(G)   A new City Hall costing in excess of $1,000,000 has been erected and it is necessary that it be maintained. A new fire hall has been constructed on Beechcroft Road which was financed by a loan from the Farmers Home Administration.
   (H)   The following is a list of the proposed capital improvements along with their estimated costs required to serve the new developments almost all of which have developed or will develop in areas annexed to the corporate limits of the city since July of 1985:
Proposed Improvements and Estimated Costs
(1) Street improvements, outside pre-1985 city limits
   (a) Kedron Road improvement
   (b) Buckner Road improvement
   (c) Buckner Lane improvement
   (d) Moore Lane improvement
   (e) Depot Street improvement
(2) New water storage facilities
   (a) Williamson County tank
   (b) Kedron Road tank
(3) New fire hall
(4) New fire equipment (pumper, tanker truck, rescue equipment vehicle, extraction equipment, gear for additional firefighters and the like)
(5) Additional police cars
(6) Additional public works equipment
(7) Water supply and treatment plant
(8) Upgrading sanitary sewer system
   (I)   As stated in the introductory paragraphs, prior to July 1985, the public facilities of the city were adequate for its purposes for the next 20 years. All of the foregoing facilities, constructed and proposed, and the additional personnel are required because of developments since the Saturn announcement almost all of which are in areas annexed to the city since that time. It is anticipated that the costs of the proposed facilities will be paid at least in part by the privilege tax on new construction to be imposed by an ordinance and any other impact fees that may be imposed. In order to construct some of the improvements it is anticipated that funds may be borrowed on the full faith and credit of the city and that the taxes herein levied and any impact fees imposed will be used as partial repayment of such indebtedness. A portion of these costs will, of necessity, be born by the inhabitants of the city located within its old corporate limits who will be required to help defray the cost of the facilities which would not have been required, except for the new developments cost of which are outside the old corporate limits. Where the revenue realized from the privilege taxes to be imposed and any other impact fees that might be imposed are inadequate to meet the payments on any future indebtedness, the deficiency will be paid by the general revenues of the city.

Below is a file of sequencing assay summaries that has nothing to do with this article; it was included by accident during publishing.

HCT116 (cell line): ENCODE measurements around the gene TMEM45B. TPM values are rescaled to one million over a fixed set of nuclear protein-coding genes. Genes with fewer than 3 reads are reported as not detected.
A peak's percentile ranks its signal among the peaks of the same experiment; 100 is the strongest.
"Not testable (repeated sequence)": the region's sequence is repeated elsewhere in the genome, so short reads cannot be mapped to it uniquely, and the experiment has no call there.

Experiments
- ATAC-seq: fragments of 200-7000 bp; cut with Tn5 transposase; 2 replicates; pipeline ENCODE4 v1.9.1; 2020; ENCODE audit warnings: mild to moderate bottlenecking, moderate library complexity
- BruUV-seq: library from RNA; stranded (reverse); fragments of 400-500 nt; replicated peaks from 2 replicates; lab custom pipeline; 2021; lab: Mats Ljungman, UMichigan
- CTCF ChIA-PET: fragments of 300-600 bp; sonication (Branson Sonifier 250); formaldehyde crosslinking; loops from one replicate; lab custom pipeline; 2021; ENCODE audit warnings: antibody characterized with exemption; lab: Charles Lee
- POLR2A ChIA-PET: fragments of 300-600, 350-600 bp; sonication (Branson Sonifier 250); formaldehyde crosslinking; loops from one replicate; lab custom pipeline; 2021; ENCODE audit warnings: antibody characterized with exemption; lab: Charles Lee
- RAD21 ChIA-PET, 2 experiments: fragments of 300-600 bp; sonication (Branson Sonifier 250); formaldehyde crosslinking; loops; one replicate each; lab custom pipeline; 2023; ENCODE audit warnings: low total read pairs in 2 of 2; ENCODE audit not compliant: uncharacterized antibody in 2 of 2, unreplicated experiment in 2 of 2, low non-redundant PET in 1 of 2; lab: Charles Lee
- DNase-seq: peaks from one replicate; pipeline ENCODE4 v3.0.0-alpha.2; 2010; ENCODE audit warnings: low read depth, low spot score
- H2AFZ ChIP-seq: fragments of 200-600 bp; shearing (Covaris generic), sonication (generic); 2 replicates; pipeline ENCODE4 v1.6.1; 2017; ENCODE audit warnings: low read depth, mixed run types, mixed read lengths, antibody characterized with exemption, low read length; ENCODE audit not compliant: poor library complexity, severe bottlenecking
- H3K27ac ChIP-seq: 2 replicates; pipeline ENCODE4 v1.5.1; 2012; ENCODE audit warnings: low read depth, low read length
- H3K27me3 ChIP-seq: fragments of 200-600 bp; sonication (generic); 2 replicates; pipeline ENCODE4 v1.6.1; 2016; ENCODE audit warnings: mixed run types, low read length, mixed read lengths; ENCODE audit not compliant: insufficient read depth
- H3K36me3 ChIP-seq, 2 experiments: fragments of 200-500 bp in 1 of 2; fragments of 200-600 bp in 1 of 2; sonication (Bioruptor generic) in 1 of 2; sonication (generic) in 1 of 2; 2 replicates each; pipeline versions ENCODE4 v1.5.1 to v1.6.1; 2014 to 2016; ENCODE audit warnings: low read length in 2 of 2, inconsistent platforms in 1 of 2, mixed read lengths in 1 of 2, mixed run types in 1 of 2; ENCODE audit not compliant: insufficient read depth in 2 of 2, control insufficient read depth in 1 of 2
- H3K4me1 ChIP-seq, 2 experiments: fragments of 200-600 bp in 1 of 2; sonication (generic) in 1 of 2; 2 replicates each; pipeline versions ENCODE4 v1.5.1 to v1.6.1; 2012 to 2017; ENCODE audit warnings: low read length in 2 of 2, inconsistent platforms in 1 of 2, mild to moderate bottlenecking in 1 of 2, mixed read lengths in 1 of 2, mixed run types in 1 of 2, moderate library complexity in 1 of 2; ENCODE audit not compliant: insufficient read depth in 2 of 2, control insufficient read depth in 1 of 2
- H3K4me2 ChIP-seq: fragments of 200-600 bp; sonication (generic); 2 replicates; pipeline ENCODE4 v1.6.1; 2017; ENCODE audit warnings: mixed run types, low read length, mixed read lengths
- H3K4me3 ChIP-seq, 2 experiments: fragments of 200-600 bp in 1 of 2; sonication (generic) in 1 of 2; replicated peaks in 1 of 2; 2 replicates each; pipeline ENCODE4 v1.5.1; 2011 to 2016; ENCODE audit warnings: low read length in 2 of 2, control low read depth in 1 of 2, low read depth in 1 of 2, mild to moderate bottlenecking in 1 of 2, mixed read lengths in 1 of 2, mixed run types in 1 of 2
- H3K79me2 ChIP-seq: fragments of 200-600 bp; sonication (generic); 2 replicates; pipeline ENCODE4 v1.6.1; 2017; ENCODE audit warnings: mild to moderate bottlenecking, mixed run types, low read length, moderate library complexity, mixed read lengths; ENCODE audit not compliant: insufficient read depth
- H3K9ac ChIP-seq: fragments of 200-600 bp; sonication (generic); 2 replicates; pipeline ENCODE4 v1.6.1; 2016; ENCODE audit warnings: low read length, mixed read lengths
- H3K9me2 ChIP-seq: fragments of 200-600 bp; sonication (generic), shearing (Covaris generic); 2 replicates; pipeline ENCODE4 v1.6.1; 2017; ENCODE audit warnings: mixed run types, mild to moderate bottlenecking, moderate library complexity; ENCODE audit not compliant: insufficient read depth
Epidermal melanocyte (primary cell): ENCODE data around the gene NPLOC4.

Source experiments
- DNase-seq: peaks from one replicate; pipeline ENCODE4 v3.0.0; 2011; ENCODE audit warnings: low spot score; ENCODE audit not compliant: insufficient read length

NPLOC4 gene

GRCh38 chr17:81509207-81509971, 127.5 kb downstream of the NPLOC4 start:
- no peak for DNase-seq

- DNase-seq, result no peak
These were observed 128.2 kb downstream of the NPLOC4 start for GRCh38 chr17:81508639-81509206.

(J)   The proposed improvements will be undertaken as the revenues of the city allow. The initial priority of the projects is in the order set forth above. The Board of Mayor and Aldermen may, at any time, by appropriate notion or resolution, change the priority of the projected capital improvements.
(2011 Code, § App. B)